It was only a few years ago that I rarely used YouTube. I’d occasionally check out a film trailer or listen to a song I couldn’t find anywhere else, but I largely bypassed its user-generated content, figuring that the website was largely filled up with amateurish comedy, cat videos, and cringeworthy children making videos they’re bound to look back on in shame a few years down the line! But as the web has grown to become an ever-larger part of all of our lives, I’ve found myself spending more and more time on YouTube to the point where I’m pretty sure I watch at least one video on the platform every day.
There are some great channels on YouTube, and you can find different ones dealing with every topic under the sun, but this time I’d like to shine a spotlight on one which became a favourite a couple of years ago: Cruising the Cut. When I first subscribed, the channel was hovering somewhere around the 25,000-subscriber mark. That’s good, but by no means YouTube royalty! In the last couple of years, however, Cruising the Cut has grown to well over 100,000 subscribers, and hitting that mark was thoroughly deserved.
So what is Cruising the Cut? It’s primarily about travelling on England’s canal network, and the life of a “liveaboard” – i.e. someone whose permanent home is his narrowboat. The gentleman in question is named David, and the first couple of videos on Cruising the Cut explain how he decided to sell up and move aboard a canal boat permanently. David was a television journalist before starting his YouTube channel, and his background, both in terms of knowing how to use the camera and set up beautiful shots, as well as how to be interesting and informative in his presentation, shines through.
2021 seems like a great time to get caught up with Cruising the Cut if a travelogue around England sounds like your cup of tea, because the pandemic has, unfortunately, brought a halt to David’s planned travels. The result of this has been fewer videos, and a recent announcement that there may not be much travelling being put to film at least for the next few months. So now could be a good time to binge-watch David’s travels so far!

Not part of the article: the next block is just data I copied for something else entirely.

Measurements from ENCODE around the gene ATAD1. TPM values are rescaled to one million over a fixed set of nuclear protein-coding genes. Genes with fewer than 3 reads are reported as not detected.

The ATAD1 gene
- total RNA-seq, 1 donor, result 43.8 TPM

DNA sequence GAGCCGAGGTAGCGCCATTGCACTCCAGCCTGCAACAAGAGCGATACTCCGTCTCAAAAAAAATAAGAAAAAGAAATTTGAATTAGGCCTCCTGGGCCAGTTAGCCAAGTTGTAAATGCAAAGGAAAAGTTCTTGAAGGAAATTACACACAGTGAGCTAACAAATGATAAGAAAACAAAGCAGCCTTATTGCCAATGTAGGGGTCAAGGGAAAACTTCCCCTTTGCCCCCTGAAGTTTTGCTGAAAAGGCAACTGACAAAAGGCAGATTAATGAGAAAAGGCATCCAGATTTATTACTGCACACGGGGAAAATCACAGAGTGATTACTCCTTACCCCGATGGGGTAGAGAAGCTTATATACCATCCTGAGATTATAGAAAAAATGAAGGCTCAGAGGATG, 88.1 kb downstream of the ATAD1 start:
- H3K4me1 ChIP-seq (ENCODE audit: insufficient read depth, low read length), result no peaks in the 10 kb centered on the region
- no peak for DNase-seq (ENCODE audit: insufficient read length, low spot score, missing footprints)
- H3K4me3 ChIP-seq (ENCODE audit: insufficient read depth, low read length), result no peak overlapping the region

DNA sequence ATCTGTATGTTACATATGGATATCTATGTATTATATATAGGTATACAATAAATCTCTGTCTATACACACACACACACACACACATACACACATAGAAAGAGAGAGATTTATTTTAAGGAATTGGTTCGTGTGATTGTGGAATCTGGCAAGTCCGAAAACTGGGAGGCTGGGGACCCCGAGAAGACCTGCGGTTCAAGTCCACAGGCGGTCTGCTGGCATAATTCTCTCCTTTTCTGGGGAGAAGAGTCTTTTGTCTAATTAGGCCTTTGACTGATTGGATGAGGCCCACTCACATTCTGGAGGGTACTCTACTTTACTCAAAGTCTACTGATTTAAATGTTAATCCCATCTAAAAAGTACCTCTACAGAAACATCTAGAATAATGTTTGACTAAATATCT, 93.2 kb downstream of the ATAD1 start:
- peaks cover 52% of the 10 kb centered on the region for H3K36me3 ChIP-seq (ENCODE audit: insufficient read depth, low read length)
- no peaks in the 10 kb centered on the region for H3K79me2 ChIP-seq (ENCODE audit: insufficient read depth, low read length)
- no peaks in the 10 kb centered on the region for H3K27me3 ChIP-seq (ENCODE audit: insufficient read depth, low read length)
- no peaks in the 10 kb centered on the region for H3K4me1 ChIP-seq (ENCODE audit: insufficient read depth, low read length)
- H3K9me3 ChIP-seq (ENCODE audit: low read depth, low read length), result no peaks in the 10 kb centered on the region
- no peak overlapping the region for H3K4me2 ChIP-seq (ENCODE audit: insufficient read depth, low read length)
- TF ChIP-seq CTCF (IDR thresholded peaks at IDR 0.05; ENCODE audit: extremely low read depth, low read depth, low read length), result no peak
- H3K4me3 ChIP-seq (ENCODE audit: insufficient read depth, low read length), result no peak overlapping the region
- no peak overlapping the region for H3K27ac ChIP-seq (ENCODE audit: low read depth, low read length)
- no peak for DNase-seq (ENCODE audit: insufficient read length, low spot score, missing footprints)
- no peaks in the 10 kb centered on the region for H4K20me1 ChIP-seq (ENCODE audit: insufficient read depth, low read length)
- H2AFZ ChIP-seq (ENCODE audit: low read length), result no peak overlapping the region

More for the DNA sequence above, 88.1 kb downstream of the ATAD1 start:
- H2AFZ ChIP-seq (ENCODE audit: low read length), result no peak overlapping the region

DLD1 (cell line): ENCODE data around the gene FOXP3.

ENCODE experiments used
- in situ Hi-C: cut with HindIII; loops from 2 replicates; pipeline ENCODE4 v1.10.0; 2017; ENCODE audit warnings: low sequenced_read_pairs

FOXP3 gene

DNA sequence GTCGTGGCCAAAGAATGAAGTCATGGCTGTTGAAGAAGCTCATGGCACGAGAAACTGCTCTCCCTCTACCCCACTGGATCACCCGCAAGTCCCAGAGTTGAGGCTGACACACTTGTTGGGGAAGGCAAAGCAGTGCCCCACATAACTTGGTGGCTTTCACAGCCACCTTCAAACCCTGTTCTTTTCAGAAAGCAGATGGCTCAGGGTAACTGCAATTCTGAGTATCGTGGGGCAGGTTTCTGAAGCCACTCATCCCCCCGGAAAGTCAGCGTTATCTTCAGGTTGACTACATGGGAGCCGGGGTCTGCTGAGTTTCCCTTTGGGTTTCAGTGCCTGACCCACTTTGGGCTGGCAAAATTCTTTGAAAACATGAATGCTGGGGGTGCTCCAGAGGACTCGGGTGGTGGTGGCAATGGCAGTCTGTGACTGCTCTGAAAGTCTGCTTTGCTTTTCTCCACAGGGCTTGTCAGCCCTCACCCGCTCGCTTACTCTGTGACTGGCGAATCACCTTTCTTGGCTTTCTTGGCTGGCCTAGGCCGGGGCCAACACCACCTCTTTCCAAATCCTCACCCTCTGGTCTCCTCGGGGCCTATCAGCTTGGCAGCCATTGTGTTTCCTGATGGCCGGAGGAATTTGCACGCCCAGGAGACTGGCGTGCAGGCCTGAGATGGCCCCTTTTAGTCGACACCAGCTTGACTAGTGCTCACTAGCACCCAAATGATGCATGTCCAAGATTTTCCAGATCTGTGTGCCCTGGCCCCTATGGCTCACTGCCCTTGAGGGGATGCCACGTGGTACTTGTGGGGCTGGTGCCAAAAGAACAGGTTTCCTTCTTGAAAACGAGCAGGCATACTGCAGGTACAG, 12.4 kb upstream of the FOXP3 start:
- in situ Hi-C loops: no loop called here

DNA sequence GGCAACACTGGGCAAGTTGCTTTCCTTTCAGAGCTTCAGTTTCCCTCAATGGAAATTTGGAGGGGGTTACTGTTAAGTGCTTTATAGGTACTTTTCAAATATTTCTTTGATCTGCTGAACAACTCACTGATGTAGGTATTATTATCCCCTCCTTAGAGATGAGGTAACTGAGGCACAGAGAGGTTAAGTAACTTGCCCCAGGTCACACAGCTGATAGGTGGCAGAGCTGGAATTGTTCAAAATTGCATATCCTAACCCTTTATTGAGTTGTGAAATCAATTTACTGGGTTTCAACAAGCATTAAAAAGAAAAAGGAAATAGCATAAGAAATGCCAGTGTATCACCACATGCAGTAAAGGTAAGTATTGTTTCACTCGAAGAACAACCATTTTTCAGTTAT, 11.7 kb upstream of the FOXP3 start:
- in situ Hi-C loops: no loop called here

I’ve always had an interest in canals, and their history is really fascinating. The second half of the 1700s was the heyday of canal construction in England, and a network of artificial waterways was built that spans much of the central part of the country. They were initially constructed as profitable transportation routes, often for moving natural resources like coal or iron to budding industrial centres. By the mid-20th Century, however, many canals had fallen into disrepair, and it took a lot of hard work to restore the network to its current condition – work which is still ongoing.
The invention of the railway and steam locomotives brought canal construction to a premature halt in the 19th Century, though many of the engineering and mechanical techniques pioneered during their construction did not go to waste and was used by early railway builders. It’s primarily for this reason, though, that the canal network is not larger!
Since starting his channel in 2015, David has filmed his travels across a significant portion of the canal network, but hasn’t yet been everywhere or stopped at every point of interest! So hopefully, once the pandemic clears, there will be more to come. He manages to be informative and entertaining in equal measure in every video, and I find myself learning something new about the canals, their history, or the part of the country he’s visiting almost every time.